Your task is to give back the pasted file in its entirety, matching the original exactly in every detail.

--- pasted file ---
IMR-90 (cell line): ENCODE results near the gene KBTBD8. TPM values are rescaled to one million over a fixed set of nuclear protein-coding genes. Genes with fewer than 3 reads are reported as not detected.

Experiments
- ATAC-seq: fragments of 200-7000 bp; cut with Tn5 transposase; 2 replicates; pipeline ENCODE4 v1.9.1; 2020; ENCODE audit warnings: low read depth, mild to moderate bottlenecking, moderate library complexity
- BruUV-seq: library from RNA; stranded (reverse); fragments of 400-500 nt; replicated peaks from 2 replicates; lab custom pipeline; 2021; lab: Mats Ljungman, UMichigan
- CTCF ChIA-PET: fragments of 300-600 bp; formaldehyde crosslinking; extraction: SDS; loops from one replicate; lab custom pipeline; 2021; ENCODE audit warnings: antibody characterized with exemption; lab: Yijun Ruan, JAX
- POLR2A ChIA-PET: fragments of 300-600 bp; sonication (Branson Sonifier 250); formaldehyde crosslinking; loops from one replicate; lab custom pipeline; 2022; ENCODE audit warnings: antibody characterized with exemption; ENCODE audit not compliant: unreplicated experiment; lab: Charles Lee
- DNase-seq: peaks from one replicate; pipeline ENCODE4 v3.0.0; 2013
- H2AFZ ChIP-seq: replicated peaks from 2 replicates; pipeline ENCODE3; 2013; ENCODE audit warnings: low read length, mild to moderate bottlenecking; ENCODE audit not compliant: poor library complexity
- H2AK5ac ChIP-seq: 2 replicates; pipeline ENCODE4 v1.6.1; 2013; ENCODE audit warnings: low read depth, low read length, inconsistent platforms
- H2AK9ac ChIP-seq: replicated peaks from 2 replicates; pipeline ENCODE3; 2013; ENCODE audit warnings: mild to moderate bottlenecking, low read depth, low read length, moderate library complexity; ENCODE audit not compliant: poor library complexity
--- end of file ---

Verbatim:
IMR-90 (cell line): ENCODE results near the gene KBTBD8. TPM values are rescaled to one million over a fixed set of nuclear protein-coding genes. Genes with fewer than 3 reads are reported as not detected.

Experiments
- ATAC-seq: fragments of 200-7000 bp; cut with Tn5 transposase; 2 replicates; pipeline ENCODE4 v1.9.1; 2020; ENCODE audit warnings: low read depth, mild to moderate bottlenecking, moderate library complexity
- BruUV-seq: library from RNA; stranded (reverse); fragments of 400-500 nt; replicated peaks from 2 replicates; lab custom pipeline; 2021; lab: Mats Ljungman, UMichigan
- CTCF ChIA-PET: fragments of 300-600 bp; formaldehyde crosslinking; extraction: SDS; loops from one replicate; lab custom pipeline; 2021; ENCODE audit warnings: antibody characterized with exemption; lab: Yijun Ruan, JAX
- POLR2A ChIA-PET: fragments of 300-600 bp; sonication (Branson Sonifier 250); formaldehyde crosslinking; loops from one replicate; lab custom pipeline; 2022; ENCODE audit warnings: antibody characterized with exemption; ENCODE audit not compliant: unreplicated experiment; lab: Charles Lee
- DNase-seq: peaks from one replicate; pipeline ENCODE4 v3.0.0; 2013
- H2AFZ ChIP-seq: replicated peaks from 2 replicates; pipeline ENCODE3; 2013; ENCODE audit warnings: low read length, mild to moderate bottlenecking; ENCODE audit not compliant: poor library complexity
- H2AK5ac ChIP-seq: 2 replicates; pipeline ENCODE4 v1.6.1; 2013; ENCODE audit warnings: low read depth, low read length, inconsistent platforms
- H2AK9ac ChIP-seq: replicated peaks from 2 replicates; pipeline ENCODE3; 2013; ENCODE audit warnings: mild to moderate bottlenecking, low read depth, low read length, moderate library complexity; ENCODE audit not compliant: poor library complexity